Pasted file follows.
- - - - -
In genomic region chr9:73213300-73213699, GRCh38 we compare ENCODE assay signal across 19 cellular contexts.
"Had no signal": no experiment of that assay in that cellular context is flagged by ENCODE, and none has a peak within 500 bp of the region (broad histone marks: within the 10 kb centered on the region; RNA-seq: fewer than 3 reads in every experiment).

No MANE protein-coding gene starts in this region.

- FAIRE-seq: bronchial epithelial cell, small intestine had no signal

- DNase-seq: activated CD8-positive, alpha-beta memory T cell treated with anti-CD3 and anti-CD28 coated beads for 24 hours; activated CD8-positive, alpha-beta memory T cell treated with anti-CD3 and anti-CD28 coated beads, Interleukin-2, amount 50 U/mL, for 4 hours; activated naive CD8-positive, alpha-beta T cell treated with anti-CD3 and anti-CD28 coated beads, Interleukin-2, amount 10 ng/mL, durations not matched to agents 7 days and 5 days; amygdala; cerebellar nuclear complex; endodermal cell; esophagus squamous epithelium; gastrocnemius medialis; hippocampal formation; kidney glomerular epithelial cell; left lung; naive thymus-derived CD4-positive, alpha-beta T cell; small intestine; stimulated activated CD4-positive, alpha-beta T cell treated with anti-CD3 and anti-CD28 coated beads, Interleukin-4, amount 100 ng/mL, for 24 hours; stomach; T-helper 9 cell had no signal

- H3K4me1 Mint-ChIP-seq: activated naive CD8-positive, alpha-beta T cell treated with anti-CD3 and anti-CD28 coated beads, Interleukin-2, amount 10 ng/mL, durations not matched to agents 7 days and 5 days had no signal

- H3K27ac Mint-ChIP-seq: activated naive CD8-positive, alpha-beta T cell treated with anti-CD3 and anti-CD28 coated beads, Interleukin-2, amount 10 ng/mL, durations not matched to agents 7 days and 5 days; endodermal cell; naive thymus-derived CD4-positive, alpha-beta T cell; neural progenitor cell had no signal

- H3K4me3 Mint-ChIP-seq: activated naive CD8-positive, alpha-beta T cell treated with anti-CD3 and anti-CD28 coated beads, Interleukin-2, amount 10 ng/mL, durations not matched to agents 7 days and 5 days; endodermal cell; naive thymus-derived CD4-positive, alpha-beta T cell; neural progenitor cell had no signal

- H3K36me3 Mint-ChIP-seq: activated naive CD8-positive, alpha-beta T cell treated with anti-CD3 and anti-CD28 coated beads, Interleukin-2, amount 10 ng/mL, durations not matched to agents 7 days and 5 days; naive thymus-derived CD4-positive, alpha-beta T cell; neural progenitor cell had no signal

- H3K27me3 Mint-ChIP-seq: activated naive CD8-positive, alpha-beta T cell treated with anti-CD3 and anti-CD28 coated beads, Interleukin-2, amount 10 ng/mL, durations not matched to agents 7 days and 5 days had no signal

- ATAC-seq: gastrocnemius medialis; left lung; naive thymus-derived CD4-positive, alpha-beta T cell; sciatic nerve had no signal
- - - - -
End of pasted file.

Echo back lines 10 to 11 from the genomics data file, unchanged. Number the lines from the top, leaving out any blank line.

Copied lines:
- H3K27me3 Mint-ChIP-seq: activated naive CD8-positive, alpha-beta T cell treated with anti-CD3 and anti-CD28 coated beads, Interleukin-2, amount 10 ng/mL, durations not matched to agents 7 days and 5 days had no signal

- ATAC-seq: gastrocnemius medialis; left lung; naive thymus-derived CD4-positive, alpha-beta T cell; sciatic nerve had no signal